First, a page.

Ceramic industry: occupational health risks to the respiratory system

rischi comparto ceramica

Nowadays, the ceramic industry, employs a significant number of workers in many countries. This is, however, a sector not invulnerable to occupational health risks. Hereunder find some of the possible hazards and how to prevent them, in particular, those related to the respiratory system.

Occupational health risks in the ceramic industry

Innovation in the ceramic industry and the use of more advanced technologies have increased the automation of ceramics processing thereby noticeable reducing worker risks.

Risks may be subdivided into:

  • safety risks related to the use of machines and equipment;
  • hygienic-environmental risks related to the presence of dust, fumes, noise;
  • organizational risks related to inappropriate working positions or intense work rhythms.

A lot has been done to protect workers’ respiratory system over the last few years, but a significant risk element still remains.

The highest risk comes from the possible inhalation and ingestion of dust and gases containing free crystalline silica dust or lead compounds. Dust is generated at all stages of the production process: from storage to handling, and from manufacture to packaging. Raw materials are, in fact, usually stored outdoors in areas not protected from wind erosion thus leading to widespread dust dispersion. Similarly, during the handling and raw material processing stages, fugitive dust emissions occur which are potentially harmful to the workers present in the area. High-risk areas are therefore, the ones where raw materials are discharged from silos, those adjacent to conveyor belts and the kiln filling areas.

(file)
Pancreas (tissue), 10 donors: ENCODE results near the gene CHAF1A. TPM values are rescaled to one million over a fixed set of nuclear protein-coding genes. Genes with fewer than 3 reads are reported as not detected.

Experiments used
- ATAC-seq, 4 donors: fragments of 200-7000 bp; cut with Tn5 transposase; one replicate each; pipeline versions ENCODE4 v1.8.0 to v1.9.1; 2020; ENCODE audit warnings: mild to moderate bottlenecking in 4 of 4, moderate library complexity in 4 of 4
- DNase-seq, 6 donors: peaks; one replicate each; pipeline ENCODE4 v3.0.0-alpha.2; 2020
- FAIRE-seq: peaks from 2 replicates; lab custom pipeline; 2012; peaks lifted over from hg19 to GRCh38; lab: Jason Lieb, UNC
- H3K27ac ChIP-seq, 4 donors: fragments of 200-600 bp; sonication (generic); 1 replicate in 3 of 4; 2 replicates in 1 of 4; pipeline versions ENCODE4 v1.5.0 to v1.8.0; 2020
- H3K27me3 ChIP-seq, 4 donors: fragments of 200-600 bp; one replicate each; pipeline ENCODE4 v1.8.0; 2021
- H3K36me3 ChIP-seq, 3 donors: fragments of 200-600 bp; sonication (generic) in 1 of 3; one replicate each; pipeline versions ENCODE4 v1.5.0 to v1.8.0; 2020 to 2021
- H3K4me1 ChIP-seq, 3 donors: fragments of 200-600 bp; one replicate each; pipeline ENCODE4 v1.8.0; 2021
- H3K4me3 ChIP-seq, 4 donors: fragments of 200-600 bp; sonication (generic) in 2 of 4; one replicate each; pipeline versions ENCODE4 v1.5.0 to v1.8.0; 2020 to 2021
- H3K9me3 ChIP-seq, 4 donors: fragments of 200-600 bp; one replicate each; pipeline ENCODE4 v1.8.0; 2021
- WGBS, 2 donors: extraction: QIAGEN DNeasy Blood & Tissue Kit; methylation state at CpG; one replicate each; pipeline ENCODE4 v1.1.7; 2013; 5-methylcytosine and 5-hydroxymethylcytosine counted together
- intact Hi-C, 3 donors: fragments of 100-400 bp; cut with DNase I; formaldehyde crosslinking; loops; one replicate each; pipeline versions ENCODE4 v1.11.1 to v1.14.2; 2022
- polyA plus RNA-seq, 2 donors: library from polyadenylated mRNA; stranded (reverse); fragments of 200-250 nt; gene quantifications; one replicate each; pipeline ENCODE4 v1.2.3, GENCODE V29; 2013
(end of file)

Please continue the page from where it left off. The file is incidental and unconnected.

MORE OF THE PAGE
How to protect the respiratory system effectively

Respiratory protection for workers in the ceramics industry is partly entrusted to engineering controls as the primary means to control air contaminants while respiratory protective devices are required when effective engineering controls are not feasible.

The engineering controls to be implemented by employers during ceramic processing are the use of vacuum hoods positioned at the load/discharge points for the localized suction of dangerous particles and an effective system of casings for conveyor belts and scales. With regard to personal protection, workers are to be provided with respiratory protective devices (RPD) that are both applicable and suitable for the purpose intended.

Among the modern and more advanced RPD on the market for risk protection in the ceramic industry, are  powered air purifying respirators (PAPRs)  which provide workers with filtered, breathable air. PAPRs, usually helmets or full-face masks, protects the entire facial area while battery powered blower units equipped with applicable filters supply clean air through a breathing tube directly to the inside of the facepiece, keeping the visor demisted in this manner. The blower units and batteries are usually carried on a belt worn at the waist. Exhaled and any excess air is expelled through specific exhalation valves. After having assessed respiratory hazards in the work place, respiratory protective devices which are approved to current standards and which are to be used in compliance with the conditions of their certification are to be selected.